Over the twenty-something-odd years of my life, I don’t think I’ve ever given myself a New Year’s resolution. Maybe it’s because I’ve seen too many people say their year-long goal was this or that, only to have it end up neither here nor there. It seemed like a fleeting business to me.
But here’s the thing — the typical resolution for a new year is one involving self-improvement. Maybe that means the plan is to lose weight or improve a terrible work ethic or finally find someone you can call your partner when you realize you have no one to kiss by the time the clock strikes 12. That’s good and all, but what about those of us who don’t exactly have much direction in life?
There’s such a large population of college students who just aren’t sure what they want to do once they’re thrusted into the perilous, unforgiving world of messy adulthood. I’ve never heard someone make a statement that they’re going to expand their search into what their passion is. And for those who do, there are still some who just have a vague idea as to what they want to do with it. I’m currently part of the latter.
My passion is in creative writing. It took two years’ worth of college life for me to realize that. Presently, I’m looking into how I can use this skill of mine in a career.
I have a habit of noticing the qualities of people and turning all of them into a melting pot of a character. I still envision very specific scenarios instantly when I listen to a melody that just clicks with my artistic side. I’ve got all the ingredients for something—maybe even something good. And yet I’ve barely written anything this past year. My lack of having any substantially important work has left me on a level of emotional deadness.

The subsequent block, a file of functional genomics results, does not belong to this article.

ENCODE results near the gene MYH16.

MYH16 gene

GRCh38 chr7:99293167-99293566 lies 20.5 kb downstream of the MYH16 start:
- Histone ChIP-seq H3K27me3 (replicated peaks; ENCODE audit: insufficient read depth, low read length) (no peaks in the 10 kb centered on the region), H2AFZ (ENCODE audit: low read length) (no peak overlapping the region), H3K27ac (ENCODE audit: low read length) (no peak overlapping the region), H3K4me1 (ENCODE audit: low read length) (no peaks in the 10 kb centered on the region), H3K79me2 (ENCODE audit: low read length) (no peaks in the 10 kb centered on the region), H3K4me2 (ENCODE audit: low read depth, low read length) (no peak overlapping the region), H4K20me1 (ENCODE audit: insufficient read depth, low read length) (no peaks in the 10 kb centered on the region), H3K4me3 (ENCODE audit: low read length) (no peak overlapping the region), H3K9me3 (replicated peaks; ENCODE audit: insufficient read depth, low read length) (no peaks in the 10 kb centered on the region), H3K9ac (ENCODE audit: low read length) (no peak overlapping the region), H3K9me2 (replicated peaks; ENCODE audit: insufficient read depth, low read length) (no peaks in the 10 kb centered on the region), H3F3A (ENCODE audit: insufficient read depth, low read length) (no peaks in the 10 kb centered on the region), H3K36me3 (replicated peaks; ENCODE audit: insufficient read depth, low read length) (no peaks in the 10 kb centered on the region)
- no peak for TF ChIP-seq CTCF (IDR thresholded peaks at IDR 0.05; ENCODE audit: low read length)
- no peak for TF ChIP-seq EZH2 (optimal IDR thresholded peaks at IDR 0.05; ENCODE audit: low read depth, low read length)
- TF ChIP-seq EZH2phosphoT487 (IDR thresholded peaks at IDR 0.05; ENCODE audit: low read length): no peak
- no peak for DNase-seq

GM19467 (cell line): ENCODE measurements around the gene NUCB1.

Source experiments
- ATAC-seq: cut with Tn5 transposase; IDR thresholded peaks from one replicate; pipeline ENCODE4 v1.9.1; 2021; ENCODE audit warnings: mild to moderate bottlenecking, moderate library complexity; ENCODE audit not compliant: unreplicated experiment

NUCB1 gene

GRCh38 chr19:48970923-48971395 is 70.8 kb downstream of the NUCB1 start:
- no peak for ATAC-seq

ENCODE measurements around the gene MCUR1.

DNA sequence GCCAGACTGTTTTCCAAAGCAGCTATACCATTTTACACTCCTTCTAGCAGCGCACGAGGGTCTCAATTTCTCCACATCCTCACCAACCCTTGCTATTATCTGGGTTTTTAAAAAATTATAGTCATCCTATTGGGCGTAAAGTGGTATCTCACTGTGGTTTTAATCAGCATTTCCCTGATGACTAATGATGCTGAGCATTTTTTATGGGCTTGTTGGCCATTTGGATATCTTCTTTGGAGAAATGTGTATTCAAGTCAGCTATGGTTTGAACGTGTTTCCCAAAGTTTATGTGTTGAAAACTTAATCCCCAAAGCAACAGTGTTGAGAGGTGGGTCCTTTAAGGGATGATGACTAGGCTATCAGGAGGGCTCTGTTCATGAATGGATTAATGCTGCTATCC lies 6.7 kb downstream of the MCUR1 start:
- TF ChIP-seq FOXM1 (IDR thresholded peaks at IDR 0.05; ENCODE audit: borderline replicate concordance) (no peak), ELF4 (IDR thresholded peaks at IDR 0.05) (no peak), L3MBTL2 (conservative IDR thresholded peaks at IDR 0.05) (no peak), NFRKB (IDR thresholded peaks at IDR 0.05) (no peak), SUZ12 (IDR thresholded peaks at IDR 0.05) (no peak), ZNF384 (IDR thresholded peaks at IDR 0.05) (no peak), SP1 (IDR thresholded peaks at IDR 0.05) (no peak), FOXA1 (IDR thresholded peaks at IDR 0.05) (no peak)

As the future influences to this world, we’re always told that we have plenty of time to find out what we want in life. It’s a comfort and a curse — “plenty of time” is the positive equivalent to “the clock is ticking”.
So as I lay writing, let me establish that if you’re still looking for your passion in life, don’t stop. And if you’ve found it, don’t stop doing it. Apathy is a painful stasis that leads to a freeze in time as the world passes on without you. Take a few minutes daily to look up something interesting. Make goals, but also, form habits. There should be just as much work and progress as there is excitement and dedication for an ambition. Despite all the good and bad, both should be loved.
I think to my very far off future and hope my final thoughts, as I lay dying, will be that I lived the life I wanted to as much as I could. Life is a complex piece of indescribable nothing. So obviously, I’ve oversimplified everything. Nonetheless, I’m going to keep doing what I do — cross my heart and hope to write. Or you know, just write.